Sunday 20 October 2019

'Goodbye House' and farewell will to live - RTE's latest property porn show is boring, pointless, and crass

Goodbye House Episode 1 - Helena McCartan, Anne Lynch, Margaret Tierney Smith and Breege O’Connell
Goodbye House Episode 1 - Helena McCartan, Anne Lynch, Margaret Tierney Smith and Breege O’Connell

Pat Stacey

Having sat through last week’s first episode of Goodbye House on RTE1, I was sorely tempted to print off some flyers and stick them up on lampposts and in all the shops and pubs I frequent on a regular basis.

They would have read, ‘MISSING: television critic’s will to live. Last seen Tuesday, September 24, approximately 9pm, Enniscorthy area. Reward offered for safe return. If sighted, please contact Mr P Stacey, c/o The Herald.’

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Watching RTE’s various lifestyle, cookery and travel shows can be an enervating experience at the best of times.

You’ll know this only too well if you’ve been unfortunate enough to waste an entire hour of precious life on Lords and Ladles, watching three celebrity chefs cook dishes that nobody has eaten in a hundred years and nobody will eat ever again, in between extended bouts of oohing and aahing over disgustingly opulent stately homes and sucking up to the last, frayed remnants of the landed gentry.

You don’t even need an hour of Francis Brennan’s Grand Tour to feel indelibly scarred. Half that time watching Brennan wittering and gurning his way around some exotic holiday hotspot with a group of grumbling, culture-resistant saps (who’ve paid €1,000 of their own money to be there) in tow is enough to suck the existential marrow from your soul.

But of all the witless, worthless, woebegone drivel our national broadcaster has spewed out as alleged light entertainment for the plain people of Ireland, Goodbye House — the latest in an unending stream of RTE shows with the word “house” in the title — is quite possibly the worst of 2019.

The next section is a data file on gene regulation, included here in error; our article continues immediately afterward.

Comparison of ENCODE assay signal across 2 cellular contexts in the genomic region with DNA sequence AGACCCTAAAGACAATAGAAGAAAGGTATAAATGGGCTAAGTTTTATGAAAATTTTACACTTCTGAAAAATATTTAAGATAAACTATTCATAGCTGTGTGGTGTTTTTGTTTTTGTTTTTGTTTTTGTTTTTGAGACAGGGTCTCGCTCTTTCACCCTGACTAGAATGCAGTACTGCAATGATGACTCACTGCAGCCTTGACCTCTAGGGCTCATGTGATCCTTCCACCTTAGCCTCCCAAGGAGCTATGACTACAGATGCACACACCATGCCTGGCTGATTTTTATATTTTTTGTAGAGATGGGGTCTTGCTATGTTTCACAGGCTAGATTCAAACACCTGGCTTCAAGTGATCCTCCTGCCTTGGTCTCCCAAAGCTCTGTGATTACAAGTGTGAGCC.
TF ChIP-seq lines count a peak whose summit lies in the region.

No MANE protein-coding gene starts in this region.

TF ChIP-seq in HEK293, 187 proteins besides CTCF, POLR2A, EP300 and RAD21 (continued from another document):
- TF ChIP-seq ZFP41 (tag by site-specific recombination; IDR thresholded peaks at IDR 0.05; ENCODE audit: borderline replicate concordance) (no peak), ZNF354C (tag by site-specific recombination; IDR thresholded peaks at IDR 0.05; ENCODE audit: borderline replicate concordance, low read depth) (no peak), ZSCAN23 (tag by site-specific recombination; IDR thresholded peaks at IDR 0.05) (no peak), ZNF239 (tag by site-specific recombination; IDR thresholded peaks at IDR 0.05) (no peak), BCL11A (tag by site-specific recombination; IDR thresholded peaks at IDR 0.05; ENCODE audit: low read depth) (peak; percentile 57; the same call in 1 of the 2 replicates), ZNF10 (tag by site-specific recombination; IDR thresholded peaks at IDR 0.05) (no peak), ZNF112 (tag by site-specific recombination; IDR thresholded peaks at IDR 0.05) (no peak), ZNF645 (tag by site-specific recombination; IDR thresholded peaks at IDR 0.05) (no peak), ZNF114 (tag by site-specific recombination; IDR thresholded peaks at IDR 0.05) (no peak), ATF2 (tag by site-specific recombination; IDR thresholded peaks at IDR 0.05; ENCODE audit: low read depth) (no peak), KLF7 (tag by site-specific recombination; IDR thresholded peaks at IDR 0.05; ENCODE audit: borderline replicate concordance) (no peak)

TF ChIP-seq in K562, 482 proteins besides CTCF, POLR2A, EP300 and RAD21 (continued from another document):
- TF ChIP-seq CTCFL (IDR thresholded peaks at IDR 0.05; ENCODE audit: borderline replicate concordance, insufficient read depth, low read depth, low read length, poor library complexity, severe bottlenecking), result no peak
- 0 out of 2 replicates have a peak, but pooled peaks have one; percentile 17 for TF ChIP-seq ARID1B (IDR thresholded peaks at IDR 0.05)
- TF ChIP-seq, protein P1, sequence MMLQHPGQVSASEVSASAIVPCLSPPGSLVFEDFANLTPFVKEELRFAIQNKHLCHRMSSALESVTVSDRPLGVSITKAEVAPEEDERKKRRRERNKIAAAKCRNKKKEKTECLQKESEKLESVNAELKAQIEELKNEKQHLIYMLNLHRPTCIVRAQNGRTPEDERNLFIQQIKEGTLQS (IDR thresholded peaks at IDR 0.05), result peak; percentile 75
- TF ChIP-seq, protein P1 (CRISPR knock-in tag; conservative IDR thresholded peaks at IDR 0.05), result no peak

And if it’s not the worst (it’s still only September, after all, and as far as I know, Donal Skehan has yet to make his annual appearance), then it certainly qualifies as the most breathtakingly pointless. It’s also as bum-numbingly boring as watching a YouTube video of someone else watching a YouTube video of someone else watching paint dry. I didn’t see last night’s episode (a therapist I know cautioned that it could tip me over the precipice into gibbering madness), but frankly, once was enough.

Here we have various homeowners who, for whatever reason, want to downsize. They call in three friends or family members to select three properties, one of which they’ll then choose.

Last week’s downsizer was 65-year-old widow Anne, who lives in a cottage in Swinford, Co Mayo. Actually, “cottage” is an understatement; it’s a beautiful sprawl of a place, comprising two properties on 36 acres.

Anne’s budget was €250,000 and her specifications were that the house should be near her family and friends and have no more than three bedrooms. I guess “downsizing” is a relative term.

So off went her buddies Margaret, Breege and Helena to find her a new dream home. Margaret came up with a four-bedroom semi-D in Galway, a 90-minute drive away. Why four bedrooms when Anne had specified three, and why so far away? Breege sniffed out a dormer bungalow closer to home in Swinford, but with even more bedrooms — five this time. Didn’t these ladies read the brief?

Perhaps not, because Helena then took Anne to see a lovely beachfront apartment in a gated community in... Portugal! I’d love to know whether it was the production company or RTE — commonly known as you, me and everyone else who buys a TV licence — that paid for this little jaunt.

After 30 interminable minutes, Anne chose Breege’s five-bed dormer — and then didn’t. A caption revealed she’d decided to stall until she got a decent offer.

What was the point of it? It can’t be entertainment. The only people likely to be entertained by this dire programme are the people in it.

As a piece of crass property porn garbage, it did serve one useful purpose, though: it reminded us how totally out of touch RTE is with the mood of a nation suffering the worst housing crisis in its history.

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